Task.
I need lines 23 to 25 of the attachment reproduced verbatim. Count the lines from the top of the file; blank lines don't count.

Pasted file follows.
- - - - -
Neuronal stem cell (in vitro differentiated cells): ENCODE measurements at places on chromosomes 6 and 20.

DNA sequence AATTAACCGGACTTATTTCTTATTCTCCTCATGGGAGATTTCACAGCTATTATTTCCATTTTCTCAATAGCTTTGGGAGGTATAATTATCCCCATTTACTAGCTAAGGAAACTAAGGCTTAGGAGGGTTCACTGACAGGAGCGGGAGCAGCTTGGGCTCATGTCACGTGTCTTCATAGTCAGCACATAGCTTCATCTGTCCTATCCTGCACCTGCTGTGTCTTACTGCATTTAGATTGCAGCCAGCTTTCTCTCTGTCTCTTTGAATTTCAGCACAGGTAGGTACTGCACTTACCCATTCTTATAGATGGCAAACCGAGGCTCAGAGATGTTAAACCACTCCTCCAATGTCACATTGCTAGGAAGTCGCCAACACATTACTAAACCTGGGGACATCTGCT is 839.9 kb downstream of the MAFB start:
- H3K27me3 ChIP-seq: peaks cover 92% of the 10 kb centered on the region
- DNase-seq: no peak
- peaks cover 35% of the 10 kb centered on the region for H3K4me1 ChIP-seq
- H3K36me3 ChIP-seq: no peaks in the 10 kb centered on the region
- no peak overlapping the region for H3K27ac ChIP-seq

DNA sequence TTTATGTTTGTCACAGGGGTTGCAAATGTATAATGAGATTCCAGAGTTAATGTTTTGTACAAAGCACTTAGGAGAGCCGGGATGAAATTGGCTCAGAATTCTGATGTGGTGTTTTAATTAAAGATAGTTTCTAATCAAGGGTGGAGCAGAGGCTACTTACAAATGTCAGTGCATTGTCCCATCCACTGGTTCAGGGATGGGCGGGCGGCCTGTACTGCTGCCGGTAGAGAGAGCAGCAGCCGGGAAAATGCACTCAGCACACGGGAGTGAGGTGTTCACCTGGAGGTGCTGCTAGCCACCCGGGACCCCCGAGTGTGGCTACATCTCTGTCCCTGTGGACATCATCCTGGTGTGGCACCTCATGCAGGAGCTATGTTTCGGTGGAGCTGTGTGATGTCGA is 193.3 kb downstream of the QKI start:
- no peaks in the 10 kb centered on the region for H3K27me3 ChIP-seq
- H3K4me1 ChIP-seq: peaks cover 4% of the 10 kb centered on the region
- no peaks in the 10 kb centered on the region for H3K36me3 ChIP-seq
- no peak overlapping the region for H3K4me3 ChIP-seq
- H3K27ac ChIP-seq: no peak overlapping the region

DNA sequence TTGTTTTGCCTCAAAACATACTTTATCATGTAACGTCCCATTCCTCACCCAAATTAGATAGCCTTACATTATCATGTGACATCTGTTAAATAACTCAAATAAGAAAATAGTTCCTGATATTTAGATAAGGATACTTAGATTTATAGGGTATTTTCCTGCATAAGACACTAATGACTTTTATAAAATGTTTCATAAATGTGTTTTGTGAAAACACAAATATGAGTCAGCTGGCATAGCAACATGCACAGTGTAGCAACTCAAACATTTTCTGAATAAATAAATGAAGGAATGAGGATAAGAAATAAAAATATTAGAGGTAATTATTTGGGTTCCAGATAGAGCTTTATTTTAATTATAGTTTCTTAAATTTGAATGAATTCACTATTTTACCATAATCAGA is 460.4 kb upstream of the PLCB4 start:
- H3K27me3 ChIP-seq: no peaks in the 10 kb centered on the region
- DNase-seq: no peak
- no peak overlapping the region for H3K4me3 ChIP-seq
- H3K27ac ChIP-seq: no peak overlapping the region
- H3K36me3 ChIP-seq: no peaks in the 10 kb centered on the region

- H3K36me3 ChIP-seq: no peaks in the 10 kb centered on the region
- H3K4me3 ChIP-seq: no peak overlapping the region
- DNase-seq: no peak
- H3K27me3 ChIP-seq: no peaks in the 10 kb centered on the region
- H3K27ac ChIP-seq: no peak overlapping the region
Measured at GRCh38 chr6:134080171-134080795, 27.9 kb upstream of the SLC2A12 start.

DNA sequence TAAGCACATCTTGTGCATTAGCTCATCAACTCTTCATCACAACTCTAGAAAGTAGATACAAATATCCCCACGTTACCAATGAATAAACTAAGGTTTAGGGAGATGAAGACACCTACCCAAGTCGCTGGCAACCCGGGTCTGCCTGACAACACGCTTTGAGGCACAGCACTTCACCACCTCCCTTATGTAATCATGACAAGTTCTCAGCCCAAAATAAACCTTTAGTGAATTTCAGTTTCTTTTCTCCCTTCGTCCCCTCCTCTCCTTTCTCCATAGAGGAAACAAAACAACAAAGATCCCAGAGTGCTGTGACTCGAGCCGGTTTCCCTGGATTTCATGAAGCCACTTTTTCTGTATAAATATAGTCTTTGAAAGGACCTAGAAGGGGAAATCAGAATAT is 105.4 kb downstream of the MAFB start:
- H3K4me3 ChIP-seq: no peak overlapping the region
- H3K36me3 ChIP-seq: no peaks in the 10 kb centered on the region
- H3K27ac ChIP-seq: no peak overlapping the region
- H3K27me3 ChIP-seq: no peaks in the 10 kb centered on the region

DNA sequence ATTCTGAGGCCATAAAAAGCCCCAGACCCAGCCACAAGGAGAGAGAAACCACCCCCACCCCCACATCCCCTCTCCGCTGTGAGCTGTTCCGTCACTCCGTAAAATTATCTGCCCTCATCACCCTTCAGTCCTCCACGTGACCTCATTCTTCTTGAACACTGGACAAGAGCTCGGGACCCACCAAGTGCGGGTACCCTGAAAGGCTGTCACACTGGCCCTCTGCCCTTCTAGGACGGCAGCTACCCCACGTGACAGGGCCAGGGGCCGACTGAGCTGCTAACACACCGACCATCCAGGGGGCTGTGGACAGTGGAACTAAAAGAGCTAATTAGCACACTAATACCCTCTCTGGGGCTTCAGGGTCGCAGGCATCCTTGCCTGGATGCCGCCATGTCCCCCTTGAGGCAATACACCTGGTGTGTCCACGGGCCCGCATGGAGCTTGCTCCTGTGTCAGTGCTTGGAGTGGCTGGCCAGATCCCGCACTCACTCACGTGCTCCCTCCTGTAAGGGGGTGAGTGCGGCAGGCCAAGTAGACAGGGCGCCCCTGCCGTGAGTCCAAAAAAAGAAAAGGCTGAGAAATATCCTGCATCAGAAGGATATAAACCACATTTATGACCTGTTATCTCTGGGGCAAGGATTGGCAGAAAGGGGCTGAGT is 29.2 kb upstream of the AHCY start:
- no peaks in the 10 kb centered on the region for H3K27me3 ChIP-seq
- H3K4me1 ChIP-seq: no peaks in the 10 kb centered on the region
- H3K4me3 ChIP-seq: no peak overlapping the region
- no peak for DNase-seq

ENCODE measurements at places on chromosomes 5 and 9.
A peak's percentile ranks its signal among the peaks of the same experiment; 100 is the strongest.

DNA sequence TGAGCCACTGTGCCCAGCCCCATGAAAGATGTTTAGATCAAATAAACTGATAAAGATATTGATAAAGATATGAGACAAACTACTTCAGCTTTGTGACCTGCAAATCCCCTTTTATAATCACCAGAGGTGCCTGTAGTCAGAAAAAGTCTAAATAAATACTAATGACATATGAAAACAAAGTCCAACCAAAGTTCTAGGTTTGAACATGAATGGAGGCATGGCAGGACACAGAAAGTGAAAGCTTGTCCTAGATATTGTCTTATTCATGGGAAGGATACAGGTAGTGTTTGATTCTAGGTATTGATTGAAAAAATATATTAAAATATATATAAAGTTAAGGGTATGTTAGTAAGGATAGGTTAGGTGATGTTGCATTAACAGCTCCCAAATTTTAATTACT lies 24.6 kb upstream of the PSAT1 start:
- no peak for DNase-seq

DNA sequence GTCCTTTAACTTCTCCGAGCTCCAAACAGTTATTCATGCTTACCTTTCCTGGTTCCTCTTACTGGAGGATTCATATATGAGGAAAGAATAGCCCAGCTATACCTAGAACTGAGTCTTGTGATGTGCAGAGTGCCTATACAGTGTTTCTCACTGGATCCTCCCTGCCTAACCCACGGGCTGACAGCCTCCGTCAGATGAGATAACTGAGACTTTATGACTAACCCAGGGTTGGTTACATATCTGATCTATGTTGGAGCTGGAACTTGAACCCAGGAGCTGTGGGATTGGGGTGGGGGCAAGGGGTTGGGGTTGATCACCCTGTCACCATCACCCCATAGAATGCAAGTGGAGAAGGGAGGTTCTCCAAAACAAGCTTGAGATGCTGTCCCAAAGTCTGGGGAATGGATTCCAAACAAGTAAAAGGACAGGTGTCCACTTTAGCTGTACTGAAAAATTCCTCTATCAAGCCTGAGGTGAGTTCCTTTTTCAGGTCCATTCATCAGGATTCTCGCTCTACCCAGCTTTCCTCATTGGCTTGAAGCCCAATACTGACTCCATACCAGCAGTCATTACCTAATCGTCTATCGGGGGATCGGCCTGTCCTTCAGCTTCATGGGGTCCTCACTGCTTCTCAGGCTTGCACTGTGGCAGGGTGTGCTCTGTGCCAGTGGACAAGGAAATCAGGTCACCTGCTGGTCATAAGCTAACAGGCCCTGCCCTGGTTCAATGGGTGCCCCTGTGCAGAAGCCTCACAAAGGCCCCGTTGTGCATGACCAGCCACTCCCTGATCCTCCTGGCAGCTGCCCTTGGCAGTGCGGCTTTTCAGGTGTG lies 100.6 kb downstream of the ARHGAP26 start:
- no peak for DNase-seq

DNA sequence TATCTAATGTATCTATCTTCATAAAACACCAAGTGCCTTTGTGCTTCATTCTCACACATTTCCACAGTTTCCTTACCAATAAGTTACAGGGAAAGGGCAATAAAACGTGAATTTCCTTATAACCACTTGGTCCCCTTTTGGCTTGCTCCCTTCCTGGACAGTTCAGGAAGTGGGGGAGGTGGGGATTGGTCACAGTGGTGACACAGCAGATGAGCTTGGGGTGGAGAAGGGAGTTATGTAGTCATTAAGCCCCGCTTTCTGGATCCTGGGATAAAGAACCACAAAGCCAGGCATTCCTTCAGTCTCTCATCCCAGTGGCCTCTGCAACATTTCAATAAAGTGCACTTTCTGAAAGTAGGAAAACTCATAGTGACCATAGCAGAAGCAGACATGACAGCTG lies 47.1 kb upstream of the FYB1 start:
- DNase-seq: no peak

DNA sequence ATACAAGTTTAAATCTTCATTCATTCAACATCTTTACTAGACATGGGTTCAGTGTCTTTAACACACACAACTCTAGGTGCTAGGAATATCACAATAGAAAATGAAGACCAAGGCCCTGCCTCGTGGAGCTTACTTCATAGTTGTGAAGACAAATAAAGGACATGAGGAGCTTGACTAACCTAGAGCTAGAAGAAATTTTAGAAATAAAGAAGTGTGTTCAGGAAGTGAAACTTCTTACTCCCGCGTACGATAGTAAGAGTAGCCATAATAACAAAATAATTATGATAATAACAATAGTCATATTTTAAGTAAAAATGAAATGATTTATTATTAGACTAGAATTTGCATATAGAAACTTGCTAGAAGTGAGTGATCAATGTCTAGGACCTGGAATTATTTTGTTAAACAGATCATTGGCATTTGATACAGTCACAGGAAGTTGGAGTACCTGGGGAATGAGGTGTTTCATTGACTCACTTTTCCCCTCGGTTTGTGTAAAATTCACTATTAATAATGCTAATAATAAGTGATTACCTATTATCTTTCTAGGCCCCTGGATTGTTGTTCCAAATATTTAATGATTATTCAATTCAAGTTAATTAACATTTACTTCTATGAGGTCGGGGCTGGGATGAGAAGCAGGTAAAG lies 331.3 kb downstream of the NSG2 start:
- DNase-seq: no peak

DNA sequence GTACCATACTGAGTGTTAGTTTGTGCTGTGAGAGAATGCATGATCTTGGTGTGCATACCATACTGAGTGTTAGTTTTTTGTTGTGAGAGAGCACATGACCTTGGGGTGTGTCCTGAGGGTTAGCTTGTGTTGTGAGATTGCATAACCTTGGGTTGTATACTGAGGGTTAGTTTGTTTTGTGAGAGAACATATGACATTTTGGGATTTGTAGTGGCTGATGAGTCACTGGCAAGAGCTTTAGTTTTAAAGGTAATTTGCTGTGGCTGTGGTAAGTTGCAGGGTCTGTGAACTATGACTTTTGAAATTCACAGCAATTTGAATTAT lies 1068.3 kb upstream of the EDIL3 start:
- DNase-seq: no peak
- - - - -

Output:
- H3K27me3 ChIP-seq: no peaks in the 10 kb centered on the region
- H3K27ac ChIP-seq: no peak overlapping the region
Measured at GRCh38 chr6:134080171-134080795, 27.9 kb upstream of the SLC2A12 start.